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one of the most eminent physicians of the last century, was born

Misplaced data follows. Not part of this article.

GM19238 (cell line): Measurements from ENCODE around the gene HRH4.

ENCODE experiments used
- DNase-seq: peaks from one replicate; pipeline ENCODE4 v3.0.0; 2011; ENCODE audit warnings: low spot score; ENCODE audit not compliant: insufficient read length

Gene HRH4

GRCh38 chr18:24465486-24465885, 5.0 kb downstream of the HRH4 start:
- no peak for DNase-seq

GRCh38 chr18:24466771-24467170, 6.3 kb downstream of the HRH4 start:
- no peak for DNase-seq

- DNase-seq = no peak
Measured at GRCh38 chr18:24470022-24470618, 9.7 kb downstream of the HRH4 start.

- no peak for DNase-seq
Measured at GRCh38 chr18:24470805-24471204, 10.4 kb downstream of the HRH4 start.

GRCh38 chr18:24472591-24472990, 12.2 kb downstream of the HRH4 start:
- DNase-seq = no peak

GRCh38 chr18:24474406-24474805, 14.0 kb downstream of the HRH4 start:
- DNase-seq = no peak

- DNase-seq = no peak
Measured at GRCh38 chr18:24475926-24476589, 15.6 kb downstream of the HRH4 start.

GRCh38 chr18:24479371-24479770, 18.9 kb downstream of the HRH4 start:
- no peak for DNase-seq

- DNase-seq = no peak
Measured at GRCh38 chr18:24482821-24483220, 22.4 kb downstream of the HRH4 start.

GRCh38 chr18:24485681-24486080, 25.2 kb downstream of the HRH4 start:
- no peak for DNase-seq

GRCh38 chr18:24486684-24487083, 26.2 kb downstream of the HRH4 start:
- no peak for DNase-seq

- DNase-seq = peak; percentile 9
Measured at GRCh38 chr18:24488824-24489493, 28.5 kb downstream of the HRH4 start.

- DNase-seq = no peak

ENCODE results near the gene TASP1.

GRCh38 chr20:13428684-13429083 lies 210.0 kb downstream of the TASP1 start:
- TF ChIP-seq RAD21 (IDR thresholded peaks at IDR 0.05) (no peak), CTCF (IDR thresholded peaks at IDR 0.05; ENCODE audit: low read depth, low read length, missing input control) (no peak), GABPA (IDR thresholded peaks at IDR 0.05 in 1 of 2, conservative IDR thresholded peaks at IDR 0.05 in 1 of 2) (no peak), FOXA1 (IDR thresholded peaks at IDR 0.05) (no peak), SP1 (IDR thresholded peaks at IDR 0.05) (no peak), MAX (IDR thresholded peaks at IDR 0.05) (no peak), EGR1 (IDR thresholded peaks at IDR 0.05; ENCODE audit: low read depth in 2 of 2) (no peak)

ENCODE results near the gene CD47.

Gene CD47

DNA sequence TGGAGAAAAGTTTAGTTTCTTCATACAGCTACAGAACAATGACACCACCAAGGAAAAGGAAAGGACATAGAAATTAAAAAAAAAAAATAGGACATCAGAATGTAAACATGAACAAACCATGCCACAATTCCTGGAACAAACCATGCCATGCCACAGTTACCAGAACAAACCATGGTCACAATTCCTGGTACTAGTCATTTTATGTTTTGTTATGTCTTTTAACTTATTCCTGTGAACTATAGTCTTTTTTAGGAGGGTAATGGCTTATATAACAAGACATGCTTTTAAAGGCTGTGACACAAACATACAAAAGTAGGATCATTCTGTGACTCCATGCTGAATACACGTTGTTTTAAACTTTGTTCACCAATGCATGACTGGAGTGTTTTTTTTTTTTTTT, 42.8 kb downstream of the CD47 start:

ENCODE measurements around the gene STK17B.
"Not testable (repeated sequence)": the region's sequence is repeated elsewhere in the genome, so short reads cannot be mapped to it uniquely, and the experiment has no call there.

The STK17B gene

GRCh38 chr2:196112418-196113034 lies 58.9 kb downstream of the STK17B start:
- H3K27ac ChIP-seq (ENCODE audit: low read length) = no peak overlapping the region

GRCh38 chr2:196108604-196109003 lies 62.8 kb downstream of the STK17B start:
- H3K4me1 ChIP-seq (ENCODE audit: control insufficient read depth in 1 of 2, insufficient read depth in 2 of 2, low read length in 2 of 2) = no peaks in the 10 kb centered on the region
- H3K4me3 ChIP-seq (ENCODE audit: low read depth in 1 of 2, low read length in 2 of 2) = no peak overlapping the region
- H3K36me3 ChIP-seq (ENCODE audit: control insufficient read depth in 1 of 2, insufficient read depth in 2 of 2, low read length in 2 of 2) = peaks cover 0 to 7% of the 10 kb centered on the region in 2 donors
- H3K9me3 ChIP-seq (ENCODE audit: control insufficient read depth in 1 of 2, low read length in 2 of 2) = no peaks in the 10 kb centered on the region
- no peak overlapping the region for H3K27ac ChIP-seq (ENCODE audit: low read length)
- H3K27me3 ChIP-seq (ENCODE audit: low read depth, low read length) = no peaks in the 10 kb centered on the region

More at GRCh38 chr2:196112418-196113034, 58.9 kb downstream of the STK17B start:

, one of the most eminent physicians of the last century, was born Dec, 11, 1712, of respectable though indigent parents in Lanarkshire. Hav^ ing served a short apprenticeship to a surgeon and apothecary in Glasgow, he obtained the place of a surgeon in one of the merchant’s vessels from London to the West Indies. Not liking his employment, he returned to his own county, where he practised a short time in the parish of Shotts, among the farmers and country people, and then removed to Hamilton, intending to practise there as a physician. While he resided near Shotts, Archibald duke of Argyle made a visit to a gentleman in that neighbourhood. His grace was engaged in some chemical researches which required elucidation by experiments, for which he then wanted the proper apparatus. The gentleman, recollecting young Cullen, mentioned him as the person who could most probably supply his wants. He was consequently invited to dinner, and presented to the duke, with whom he commenced an acquaintance, to which he was probably indebted for all his future fortune. The name of Cullen having thus become known, his reputation as a practitioner was soon established in the neighbourhood. The duke of Hamilton likewise happened then to be for a short time in that part of the country, and having been suddenly taken ill, was induced by the character which he had heard of Cullen to send for his assistance, and was not only benefited by his skill, but amply gratified xvith his conversation. He accordingly obtained for him a place in the university of Glasgow, where his talents soon became more conspicuous. It was not, however, solely to the favour of these two great men that Cullen owed his literary fame. He was recommended to the notice of men of science in a way still more honourable to himself. The disease of the duke of Hamilton having resisted the effect of the first applications, Dr. Clarke was sent for from Edinburgh; and he was so much pleased with every thing that Cullen had done, that he became his eulogist upon every occasion. Cullen never forgot this; and when Clarke died, gave a public oration in his praise in the university of Edinburgh; which, it is believed, was the first of the kind in that kingdom.